Thursday, April 12, 2007

iPod Infinity

(inspired by The Book of Sand by one of my favorite authors Jorges Luis Borges).

Since its introduction in 2000, subsequent versions of Apple's iPod have been getting physically smaller, while their capacity has steadily increased. Following these trends, it is just a matter of time before Apple introduces - iPod Infinity.

Not only does iPod Infinity have infinite storage space, but iPod Infinity comes pre-loaded with an infinite amount of stored songs, (saved in uncompressed aiff format since you have no limit on storage space). Just think what that means, iPod Infinity ships with every song ever recorded, and all the ones that never were! Hear the original performance of Bach's Brandenberg Concerto, performed with original instruments at a time that no recording equipment existed! Hear the basement tapes of John Lennon and Paul McCartney, and all the songs they never had a chance to compose. Listen to Janis Joplin singing live with Bono, and hear Jim Croce's cover version of Metallica's "Seek and Destroy."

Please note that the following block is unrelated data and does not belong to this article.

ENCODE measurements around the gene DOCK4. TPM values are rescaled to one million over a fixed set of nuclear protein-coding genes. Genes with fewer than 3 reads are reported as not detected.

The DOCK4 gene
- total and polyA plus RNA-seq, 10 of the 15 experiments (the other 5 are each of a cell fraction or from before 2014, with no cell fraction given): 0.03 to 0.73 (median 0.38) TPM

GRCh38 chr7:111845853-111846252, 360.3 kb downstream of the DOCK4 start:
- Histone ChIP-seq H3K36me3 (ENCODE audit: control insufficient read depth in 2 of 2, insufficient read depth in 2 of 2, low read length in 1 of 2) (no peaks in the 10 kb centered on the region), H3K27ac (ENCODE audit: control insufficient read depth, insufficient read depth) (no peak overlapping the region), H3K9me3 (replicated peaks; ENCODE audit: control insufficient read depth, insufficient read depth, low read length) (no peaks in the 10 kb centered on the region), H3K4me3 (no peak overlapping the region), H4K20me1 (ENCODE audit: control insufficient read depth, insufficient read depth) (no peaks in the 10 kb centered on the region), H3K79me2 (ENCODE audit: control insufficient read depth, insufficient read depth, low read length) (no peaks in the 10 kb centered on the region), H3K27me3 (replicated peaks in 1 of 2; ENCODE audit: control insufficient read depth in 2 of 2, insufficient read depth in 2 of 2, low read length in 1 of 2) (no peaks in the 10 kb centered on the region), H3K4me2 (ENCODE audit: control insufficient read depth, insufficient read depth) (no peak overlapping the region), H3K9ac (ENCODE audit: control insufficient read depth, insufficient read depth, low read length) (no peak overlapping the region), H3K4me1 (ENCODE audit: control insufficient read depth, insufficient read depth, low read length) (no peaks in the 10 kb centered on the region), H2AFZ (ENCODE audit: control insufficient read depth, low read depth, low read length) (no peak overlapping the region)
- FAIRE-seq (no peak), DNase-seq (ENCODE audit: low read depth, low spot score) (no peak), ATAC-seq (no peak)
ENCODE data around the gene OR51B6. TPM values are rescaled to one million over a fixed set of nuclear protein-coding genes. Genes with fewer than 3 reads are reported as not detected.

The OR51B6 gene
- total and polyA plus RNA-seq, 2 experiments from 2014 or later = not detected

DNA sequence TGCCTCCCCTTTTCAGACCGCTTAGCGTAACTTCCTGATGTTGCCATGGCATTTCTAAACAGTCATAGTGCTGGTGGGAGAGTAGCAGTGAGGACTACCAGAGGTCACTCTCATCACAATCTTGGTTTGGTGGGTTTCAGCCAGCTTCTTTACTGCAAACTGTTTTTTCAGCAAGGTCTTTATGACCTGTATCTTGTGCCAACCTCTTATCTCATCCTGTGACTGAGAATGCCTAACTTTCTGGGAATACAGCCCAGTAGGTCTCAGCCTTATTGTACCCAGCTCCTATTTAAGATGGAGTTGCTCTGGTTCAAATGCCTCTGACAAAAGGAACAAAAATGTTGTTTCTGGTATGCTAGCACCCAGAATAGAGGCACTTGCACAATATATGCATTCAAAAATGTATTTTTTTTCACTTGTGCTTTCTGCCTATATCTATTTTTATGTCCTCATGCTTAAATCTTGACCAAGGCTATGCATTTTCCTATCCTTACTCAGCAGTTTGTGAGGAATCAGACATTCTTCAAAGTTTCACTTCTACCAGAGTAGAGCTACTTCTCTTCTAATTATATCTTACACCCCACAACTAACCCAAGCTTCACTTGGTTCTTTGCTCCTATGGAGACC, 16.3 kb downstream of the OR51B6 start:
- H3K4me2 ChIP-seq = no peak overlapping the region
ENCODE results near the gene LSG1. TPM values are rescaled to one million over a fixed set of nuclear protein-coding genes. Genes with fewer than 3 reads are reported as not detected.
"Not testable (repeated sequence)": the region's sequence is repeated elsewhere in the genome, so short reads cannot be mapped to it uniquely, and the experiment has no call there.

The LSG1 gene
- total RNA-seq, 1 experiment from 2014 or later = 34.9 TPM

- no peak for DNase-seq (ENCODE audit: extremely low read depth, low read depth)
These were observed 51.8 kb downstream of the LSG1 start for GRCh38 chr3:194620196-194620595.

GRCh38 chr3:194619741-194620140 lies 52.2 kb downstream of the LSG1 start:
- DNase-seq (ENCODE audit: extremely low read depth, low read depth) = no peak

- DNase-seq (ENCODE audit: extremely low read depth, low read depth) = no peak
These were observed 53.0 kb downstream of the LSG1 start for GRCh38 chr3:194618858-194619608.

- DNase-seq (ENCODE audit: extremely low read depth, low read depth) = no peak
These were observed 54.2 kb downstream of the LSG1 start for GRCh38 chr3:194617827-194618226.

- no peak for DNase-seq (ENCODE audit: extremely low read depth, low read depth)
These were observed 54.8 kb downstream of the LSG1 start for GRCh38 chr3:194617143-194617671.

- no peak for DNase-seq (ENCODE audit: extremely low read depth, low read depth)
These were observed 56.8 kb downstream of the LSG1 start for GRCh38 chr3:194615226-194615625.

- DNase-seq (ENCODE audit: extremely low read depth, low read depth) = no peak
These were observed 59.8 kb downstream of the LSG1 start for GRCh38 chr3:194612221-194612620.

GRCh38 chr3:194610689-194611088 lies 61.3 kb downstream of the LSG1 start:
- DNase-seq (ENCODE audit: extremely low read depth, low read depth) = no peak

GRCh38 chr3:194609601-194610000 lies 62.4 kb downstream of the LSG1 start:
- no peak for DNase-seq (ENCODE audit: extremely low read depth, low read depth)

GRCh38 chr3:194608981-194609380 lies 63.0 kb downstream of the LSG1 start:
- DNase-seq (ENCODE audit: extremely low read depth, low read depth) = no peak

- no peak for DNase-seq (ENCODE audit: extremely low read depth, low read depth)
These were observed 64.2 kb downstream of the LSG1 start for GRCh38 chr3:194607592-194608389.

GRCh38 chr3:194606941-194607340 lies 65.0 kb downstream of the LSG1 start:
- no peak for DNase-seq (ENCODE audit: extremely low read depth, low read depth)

Imagine it. With iPod Infinity, you never have to run out of storage space to put your movies, videos, and music. iPod Inifinity always has room for more. Ipod's new double-up feature moves all the tracks from track 1 to 2, from track 2 to track 4, track 3 to track 6, etc. and this creates room on all the odd-numbered tracks on the infinite disk, allowing for an infinite number of new downloads. Sorry, gift cards in the amount of infinite dollars are not available at this time.

Plus. if you buy now, you will receive every song that has not been written yet. You'll be able to hear Avril Lavigne crooning jazz standards from recordings she wll make in 30 years, and the next 100 years of Billboard hits.

One warning; because of the infinite capacity of the iPod Infinity, it is unlikely you will ever find the same song twice, creating the most awesome shuffle ever. Sadly, some users have reported frustration at hearing several versions of a song, varying by only one note. The most serious drawback has been that the song titles for all material consists of a random string of characters, so that Bruckner's 9th Symphony perfomed in Munich in 1932 has the unfortunate name of $F63896A6383745E5638683462A3. Hopefully 3rd parties will upload meaningful song labels as they are discovered.

Enjoy your iPod Infinity!